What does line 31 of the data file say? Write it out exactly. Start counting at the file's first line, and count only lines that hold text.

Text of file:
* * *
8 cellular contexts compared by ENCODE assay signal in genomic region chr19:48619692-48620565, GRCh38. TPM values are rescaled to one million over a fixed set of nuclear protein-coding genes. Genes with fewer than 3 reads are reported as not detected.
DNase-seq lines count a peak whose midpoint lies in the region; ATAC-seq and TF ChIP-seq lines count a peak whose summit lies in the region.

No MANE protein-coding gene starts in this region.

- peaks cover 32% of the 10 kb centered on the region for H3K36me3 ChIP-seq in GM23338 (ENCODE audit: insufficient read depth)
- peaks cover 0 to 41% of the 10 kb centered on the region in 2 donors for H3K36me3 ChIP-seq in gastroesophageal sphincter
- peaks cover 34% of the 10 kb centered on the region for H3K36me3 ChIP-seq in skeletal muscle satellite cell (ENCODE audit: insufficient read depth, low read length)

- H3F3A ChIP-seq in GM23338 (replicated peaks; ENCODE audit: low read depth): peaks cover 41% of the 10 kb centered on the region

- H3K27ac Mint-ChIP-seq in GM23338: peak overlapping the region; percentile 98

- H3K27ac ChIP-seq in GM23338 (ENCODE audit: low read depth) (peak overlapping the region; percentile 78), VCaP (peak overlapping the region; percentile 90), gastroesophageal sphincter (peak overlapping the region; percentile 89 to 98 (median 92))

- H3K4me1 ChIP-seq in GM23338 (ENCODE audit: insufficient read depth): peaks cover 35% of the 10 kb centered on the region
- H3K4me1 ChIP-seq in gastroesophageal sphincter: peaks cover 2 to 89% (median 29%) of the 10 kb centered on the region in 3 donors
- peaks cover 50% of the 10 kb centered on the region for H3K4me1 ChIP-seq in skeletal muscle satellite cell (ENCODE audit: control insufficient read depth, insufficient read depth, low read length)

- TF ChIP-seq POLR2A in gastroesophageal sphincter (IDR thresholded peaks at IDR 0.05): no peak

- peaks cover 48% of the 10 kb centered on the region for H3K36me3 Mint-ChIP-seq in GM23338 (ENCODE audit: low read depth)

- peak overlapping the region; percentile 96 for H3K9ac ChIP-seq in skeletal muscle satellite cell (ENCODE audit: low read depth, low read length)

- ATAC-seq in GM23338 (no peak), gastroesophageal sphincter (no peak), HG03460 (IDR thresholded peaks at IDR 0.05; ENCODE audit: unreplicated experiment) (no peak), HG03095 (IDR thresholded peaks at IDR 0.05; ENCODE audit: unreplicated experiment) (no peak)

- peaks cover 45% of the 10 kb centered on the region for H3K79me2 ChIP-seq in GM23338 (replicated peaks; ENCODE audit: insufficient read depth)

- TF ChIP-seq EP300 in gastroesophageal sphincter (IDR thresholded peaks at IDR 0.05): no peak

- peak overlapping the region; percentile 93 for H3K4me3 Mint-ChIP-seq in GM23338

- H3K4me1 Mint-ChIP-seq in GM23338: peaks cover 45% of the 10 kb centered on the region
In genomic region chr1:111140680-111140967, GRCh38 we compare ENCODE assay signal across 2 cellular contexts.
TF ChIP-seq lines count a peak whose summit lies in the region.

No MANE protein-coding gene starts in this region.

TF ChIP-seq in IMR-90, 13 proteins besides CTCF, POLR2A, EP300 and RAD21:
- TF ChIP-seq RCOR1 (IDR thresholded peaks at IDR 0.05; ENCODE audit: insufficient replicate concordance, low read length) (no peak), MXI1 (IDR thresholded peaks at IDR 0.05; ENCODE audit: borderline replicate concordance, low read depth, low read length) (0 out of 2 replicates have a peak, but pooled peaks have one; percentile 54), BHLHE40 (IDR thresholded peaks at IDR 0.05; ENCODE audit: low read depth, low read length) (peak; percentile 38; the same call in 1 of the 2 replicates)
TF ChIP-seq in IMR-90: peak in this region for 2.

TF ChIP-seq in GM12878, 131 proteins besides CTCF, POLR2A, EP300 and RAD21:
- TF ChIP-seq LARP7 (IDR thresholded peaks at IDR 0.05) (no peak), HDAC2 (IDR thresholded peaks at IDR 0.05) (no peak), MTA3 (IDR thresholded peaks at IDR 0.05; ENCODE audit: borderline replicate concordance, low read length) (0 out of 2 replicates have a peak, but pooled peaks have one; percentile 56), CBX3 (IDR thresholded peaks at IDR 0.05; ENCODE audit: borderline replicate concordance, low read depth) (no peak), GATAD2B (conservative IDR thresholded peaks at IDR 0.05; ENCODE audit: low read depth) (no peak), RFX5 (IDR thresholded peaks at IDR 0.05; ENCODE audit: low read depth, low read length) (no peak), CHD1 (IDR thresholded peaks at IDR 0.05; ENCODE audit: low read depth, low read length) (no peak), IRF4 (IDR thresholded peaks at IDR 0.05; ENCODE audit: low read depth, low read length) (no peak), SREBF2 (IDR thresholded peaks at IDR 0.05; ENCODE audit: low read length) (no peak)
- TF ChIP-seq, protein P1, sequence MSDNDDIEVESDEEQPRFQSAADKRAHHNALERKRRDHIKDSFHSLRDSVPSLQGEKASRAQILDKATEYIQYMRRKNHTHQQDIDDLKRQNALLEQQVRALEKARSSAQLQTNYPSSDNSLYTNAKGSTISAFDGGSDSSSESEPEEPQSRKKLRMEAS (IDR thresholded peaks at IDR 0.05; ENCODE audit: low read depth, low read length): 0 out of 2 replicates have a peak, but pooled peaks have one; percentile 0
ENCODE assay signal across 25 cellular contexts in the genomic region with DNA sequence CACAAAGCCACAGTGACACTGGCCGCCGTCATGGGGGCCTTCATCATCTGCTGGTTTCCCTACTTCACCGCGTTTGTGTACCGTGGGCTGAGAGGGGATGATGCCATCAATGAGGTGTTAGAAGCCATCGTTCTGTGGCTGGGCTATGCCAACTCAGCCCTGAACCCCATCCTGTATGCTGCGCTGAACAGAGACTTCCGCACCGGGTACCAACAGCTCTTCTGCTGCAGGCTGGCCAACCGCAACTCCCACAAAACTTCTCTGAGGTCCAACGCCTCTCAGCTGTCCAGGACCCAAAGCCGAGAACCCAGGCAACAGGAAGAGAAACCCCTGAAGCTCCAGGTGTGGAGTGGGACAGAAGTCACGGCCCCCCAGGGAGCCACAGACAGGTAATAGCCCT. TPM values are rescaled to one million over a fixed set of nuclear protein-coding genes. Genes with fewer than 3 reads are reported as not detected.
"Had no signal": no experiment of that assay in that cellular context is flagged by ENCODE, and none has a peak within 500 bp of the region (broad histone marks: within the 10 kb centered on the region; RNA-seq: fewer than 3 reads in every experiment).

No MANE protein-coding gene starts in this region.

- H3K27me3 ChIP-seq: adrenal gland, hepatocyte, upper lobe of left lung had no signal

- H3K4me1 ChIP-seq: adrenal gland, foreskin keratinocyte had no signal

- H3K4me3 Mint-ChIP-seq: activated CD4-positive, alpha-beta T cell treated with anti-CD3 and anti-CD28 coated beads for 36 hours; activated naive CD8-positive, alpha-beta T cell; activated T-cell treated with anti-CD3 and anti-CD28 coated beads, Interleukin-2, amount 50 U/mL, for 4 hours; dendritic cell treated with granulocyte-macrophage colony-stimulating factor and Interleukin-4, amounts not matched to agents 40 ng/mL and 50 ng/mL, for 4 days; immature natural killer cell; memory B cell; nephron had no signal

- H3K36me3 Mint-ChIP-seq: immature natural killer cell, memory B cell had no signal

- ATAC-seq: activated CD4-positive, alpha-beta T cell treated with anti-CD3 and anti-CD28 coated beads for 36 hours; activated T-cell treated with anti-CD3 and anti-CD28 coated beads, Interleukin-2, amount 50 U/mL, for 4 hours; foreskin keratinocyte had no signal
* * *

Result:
"Had no signal": no experiment of that assay in that cellular context is flagged by ENCODE, and none has a peak within 500 bp of the region (broad histone marks: within the 10 kb centered on the region; RNA-seq: fewer than 3 reads in every experiment).